7. posted by Carol Mac on

    If there is a sentimental or emotional attachment to the things in storage, they might be valued by people who love and care for the owner. Perhaps organizing a “give away” day where s/he could invite dear friends and family over to the storage unit to chose an item (or five) to take home would work. Knowing that the things are going to good homes might make it easier to part with them.

  8. posted by Catherine on

    Hi all,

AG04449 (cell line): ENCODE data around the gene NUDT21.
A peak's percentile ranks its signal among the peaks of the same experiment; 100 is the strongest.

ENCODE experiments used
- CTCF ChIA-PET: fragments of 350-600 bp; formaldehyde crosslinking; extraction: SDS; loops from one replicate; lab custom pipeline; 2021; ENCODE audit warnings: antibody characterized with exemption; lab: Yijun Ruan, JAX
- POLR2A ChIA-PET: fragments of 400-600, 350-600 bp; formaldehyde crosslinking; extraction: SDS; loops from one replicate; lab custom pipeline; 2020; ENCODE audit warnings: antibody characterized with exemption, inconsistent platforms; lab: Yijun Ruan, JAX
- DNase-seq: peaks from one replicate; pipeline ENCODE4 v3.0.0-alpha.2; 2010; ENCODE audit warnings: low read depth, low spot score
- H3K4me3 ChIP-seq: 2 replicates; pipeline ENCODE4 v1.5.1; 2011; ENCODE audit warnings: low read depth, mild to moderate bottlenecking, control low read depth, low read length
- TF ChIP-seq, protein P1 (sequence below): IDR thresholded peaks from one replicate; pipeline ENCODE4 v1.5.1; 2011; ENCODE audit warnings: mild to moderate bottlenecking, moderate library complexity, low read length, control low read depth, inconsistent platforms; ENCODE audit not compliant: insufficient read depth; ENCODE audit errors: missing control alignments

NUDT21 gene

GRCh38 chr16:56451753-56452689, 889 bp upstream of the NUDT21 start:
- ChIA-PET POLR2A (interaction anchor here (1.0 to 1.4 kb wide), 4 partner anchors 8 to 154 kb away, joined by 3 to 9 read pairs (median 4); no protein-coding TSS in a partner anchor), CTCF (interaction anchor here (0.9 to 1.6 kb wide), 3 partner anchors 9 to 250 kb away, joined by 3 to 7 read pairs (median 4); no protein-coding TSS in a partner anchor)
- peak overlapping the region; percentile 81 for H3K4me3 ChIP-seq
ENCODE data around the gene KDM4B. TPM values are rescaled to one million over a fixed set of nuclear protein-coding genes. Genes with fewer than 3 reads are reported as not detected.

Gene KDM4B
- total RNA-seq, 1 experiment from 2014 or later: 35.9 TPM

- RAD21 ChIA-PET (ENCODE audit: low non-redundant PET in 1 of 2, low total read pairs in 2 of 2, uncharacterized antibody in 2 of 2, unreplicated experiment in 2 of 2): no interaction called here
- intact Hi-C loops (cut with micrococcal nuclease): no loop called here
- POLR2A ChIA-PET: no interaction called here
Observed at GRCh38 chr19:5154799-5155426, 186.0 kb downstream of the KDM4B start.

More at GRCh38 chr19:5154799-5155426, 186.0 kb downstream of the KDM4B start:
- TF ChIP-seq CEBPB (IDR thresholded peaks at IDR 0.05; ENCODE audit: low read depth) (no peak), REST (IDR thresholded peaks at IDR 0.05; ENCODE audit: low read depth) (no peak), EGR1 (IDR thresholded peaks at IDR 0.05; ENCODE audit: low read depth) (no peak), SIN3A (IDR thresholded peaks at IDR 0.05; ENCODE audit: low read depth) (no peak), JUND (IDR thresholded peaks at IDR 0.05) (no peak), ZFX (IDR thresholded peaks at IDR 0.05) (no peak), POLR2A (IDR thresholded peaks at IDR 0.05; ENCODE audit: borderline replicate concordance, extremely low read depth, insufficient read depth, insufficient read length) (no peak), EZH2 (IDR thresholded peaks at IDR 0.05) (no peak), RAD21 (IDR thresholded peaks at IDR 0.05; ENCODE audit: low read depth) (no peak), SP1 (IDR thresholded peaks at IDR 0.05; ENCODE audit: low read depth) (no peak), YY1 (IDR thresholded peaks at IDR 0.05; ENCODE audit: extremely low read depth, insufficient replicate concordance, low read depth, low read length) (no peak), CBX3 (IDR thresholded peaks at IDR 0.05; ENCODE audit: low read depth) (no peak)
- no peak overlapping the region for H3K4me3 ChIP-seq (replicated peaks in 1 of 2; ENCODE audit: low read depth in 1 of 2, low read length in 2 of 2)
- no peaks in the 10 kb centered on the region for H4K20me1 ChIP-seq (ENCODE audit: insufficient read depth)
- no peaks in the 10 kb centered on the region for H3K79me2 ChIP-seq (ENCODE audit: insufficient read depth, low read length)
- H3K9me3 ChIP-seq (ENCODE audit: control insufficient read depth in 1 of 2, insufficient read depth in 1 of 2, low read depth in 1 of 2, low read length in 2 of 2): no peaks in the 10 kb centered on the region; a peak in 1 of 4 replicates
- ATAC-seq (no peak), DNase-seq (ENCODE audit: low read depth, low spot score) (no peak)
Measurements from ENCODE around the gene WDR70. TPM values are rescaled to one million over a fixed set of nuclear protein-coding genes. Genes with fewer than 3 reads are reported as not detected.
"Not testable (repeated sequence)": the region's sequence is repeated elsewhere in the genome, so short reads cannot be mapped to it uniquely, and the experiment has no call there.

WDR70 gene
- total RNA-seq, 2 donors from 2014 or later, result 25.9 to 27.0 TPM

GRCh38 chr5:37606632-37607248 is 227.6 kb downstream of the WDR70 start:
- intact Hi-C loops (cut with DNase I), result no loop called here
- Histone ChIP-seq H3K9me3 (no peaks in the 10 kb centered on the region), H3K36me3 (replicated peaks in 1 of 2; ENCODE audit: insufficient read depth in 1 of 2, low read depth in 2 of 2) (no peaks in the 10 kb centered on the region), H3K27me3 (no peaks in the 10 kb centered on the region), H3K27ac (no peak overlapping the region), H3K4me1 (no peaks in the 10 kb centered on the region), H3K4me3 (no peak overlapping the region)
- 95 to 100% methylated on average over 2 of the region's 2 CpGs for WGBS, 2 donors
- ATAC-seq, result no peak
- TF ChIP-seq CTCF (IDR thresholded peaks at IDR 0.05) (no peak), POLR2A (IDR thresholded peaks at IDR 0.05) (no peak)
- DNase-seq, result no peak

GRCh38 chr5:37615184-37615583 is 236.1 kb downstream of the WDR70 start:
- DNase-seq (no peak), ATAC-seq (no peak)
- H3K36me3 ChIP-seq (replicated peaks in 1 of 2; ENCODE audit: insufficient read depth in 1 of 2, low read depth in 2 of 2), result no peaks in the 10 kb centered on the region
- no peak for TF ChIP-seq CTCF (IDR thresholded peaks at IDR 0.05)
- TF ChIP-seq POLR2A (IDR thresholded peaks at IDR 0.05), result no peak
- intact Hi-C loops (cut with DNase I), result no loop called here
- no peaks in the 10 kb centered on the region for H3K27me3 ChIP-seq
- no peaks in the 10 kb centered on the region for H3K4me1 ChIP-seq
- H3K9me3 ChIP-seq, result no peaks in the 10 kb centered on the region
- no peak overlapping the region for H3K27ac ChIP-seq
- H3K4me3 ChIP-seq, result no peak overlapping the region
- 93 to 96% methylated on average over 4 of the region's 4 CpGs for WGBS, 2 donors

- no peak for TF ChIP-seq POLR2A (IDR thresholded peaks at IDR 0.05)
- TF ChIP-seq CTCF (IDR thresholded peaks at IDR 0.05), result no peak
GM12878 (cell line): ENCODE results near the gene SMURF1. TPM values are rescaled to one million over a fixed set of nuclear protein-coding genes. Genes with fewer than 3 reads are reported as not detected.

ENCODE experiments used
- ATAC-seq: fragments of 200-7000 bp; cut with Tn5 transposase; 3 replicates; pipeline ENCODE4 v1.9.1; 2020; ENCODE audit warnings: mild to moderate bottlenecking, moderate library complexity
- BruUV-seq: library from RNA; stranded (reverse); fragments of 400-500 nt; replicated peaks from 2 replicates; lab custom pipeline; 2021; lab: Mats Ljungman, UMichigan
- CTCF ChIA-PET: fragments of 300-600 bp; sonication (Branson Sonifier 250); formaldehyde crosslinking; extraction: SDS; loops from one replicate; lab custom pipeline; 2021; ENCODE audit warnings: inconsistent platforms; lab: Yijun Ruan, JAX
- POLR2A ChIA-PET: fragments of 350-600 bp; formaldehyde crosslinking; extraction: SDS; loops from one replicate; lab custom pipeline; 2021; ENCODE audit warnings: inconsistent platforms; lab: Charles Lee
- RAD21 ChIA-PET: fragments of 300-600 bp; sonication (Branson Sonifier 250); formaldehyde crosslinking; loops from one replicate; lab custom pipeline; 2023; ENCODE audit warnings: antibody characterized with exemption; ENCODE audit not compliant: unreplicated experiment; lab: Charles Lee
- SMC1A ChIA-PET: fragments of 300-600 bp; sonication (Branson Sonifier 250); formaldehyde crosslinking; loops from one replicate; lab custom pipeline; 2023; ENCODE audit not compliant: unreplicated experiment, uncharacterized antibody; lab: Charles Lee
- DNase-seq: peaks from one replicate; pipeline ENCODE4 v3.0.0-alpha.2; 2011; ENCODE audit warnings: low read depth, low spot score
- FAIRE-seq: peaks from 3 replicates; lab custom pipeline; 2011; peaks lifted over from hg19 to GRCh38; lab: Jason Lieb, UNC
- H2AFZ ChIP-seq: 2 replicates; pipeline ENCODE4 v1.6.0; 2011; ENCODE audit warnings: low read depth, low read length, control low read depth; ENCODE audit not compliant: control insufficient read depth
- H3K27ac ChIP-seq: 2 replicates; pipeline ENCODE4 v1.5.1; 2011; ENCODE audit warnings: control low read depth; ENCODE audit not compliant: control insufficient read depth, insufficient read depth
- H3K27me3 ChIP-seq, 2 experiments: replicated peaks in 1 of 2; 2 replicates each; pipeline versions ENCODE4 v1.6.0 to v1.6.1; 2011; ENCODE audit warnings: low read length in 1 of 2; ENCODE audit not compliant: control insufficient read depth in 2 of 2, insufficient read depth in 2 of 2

I’m from Australia (irrelevant but may explain any unusual quirks in my remarks). I find this blog entry and it’s reponses incredibly useful. My mum died aged 56 and I as her only child received all of her stuff. As a mother of two I live with my husband and kids in a small two bedroom flat. My mother’s things have created an enormous emotional burden on me and take up very valuable space. I know that mum’s stuff including some of the things she made were not there to be kept forever but to be useful or beautiful at the time. It’s ok for me to keep several of her things but to let go of the other hundreds of things. Keeping all of her things will not bring her back and creates suffering in my mind and an unworkable situation in our household. This was never the intention of my mother. Thank you all for helping me come to these realisations.